This is quite a potent cocktail of thematic concerns, and the extent to which they are allowed to be played out will, I suspect, be determined by whether or not Fox opts to pull the plug on the show, as they did with Firefly. On the one hand, the Network seems to have really got behind the show and is marketing the hell out of it, as well as using it as a pilot scheme for its new “Remote-Free TV” concept, where shows air with half the usual number of commercials, resulting in an extended running time. According to Eliza Dushku, Whedon already has a five-year arc planned for the characters and storyline. Whether he’ll get to follow it through is, currently, in the lap of the network gods.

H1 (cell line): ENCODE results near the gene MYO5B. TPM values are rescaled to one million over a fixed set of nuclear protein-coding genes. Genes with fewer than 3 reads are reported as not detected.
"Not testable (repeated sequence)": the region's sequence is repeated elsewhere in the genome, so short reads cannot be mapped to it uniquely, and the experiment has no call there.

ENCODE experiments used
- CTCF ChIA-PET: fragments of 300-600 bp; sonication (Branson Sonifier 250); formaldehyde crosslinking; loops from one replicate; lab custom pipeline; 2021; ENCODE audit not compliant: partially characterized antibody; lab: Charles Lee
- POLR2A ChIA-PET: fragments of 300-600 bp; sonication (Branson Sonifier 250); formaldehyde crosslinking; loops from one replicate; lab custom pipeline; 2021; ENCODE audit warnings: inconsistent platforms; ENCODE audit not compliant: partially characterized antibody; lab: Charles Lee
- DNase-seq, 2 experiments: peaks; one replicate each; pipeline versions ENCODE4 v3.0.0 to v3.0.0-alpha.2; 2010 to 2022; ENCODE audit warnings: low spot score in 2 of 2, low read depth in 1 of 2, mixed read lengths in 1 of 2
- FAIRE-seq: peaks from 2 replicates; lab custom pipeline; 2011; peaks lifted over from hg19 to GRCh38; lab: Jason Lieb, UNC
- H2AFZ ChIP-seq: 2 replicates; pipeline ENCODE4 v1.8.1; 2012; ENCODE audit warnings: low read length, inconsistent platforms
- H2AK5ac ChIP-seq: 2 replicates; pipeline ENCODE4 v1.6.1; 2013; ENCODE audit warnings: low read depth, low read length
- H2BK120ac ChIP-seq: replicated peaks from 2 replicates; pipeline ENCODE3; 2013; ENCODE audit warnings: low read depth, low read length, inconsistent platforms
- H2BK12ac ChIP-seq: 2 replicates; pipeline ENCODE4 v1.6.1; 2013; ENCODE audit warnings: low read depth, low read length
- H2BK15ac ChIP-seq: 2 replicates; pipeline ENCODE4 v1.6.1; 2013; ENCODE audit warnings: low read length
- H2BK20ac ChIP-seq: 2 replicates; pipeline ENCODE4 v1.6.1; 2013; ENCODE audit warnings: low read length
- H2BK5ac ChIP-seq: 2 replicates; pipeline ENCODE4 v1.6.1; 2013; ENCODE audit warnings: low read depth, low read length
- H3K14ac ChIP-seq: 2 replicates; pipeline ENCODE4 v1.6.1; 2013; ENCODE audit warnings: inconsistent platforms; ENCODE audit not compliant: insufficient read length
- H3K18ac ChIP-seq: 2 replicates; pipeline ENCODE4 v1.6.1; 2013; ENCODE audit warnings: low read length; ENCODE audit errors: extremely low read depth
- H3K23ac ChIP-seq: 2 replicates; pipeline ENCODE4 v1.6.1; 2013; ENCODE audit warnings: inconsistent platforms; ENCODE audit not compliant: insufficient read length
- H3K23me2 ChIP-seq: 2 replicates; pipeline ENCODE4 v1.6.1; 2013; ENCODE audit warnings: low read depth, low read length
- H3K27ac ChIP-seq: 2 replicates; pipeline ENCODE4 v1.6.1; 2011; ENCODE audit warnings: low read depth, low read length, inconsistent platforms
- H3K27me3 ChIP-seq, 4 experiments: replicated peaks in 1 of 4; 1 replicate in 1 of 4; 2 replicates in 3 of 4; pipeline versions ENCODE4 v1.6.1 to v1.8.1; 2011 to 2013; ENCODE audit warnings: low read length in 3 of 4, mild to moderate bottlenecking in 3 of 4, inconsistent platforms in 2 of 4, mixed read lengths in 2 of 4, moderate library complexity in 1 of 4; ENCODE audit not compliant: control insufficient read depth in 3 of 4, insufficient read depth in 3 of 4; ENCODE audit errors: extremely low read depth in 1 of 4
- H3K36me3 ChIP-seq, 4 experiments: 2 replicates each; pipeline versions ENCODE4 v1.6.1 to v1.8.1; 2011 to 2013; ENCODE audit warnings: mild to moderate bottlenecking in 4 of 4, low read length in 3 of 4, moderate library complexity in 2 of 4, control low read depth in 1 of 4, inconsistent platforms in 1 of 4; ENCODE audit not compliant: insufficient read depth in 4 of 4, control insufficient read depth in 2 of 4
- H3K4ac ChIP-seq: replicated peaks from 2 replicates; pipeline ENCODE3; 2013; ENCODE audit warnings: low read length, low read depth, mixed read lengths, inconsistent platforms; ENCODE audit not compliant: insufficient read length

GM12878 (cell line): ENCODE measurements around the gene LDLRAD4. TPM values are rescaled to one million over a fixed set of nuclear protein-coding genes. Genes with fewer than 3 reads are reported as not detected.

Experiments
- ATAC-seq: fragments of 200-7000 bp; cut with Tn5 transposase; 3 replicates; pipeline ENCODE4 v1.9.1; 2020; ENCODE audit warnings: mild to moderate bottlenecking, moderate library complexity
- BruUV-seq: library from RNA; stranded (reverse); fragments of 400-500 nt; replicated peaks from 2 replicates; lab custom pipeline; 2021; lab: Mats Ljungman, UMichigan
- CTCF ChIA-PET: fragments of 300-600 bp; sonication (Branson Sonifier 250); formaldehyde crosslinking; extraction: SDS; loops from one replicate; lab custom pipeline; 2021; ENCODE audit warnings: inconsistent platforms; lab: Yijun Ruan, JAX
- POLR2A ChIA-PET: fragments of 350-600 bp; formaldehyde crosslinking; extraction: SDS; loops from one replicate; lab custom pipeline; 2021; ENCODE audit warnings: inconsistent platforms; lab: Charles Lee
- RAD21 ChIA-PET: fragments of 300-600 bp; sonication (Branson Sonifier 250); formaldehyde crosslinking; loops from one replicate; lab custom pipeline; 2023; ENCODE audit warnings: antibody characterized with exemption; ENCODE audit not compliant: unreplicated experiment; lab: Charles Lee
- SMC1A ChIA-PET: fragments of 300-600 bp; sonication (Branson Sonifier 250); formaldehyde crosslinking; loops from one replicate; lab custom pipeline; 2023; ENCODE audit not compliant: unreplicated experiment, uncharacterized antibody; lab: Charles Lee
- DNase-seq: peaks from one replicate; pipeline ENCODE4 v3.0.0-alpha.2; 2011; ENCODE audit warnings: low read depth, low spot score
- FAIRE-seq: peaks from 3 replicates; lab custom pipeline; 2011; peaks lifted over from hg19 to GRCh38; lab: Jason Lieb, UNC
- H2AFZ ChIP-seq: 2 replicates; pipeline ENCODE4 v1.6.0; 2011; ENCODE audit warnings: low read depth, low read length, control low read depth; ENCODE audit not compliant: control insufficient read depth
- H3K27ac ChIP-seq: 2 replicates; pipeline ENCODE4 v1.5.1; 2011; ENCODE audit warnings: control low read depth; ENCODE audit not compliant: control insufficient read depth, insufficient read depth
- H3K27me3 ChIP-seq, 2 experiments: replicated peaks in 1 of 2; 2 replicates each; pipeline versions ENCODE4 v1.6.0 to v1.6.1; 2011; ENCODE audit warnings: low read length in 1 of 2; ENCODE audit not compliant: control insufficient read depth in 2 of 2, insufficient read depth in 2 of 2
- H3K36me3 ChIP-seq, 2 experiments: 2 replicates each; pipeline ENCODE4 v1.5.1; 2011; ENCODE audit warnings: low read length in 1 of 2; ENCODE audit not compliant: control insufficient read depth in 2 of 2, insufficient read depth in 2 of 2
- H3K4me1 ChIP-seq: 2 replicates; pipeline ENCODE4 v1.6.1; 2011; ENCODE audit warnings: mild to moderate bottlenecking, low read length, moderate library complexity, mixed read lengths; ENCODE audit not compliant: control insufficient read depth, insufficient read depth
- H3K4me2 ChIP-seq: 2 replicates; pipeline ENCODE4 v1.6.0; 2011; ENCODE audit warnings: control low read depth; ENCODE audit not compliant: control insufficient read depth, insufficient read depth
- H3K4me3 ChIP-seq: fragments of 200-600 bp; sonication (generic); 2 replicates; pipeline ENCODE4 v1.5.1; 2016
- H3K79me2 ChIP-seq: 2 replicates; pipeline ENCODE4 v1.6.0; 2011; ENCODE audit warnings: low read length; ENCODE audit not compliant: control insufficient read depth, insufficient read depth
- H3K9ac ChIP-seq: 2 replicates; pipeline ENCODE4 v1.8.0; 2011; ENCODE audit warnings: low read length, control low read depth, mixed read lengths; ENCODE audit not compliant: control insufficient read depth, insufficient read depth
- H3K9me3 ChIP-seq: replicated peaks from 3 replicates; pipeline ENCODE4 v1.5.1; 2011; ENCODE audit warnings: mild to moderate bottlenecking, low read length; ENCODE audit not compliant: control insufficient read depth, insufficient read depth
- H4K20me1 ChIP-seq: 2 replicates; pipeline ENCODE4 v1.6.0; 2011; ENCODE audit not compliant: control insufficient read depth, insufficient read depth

Oh, and just in case all that text was beginning to bore you, here is a Dollhouse promo pic of Eliza Dushku with her bum out.

Eliza Dushku
Posted: Sunday, February 15, 2009 at 11:34 AM | Comments: 9 (view)
Categories: Books | Cinema | Reviews | TV

Nick & Norah’s Infinite Playlist Blu-ray impressions


In a world where depressing, “serious” movies tend to get all the kudos, it’s sometimes difficult to shake the impression that feel-good films tend to get overlooked. The other night, I watched 21 Grams, which wasn’t exactly a laugh a minute, so it made for a nice change of pace tonight to sit down to Nick & Norah’s Infinite Playlist, Sony Pictures’ latest film to celebrate the joys of music piracy. This was very much a blind buy, but one that paid off: I can’t remember the last time I found a movie this damn enjoyable. On paper, there’s not really all that much to it - two misfits bond over their love of indie music and go on a night-time jaunt across New York City to locate a missing and intoxicated friend - but it left me with a great big smile on my face and warmed the cockles of my black and cynical heart.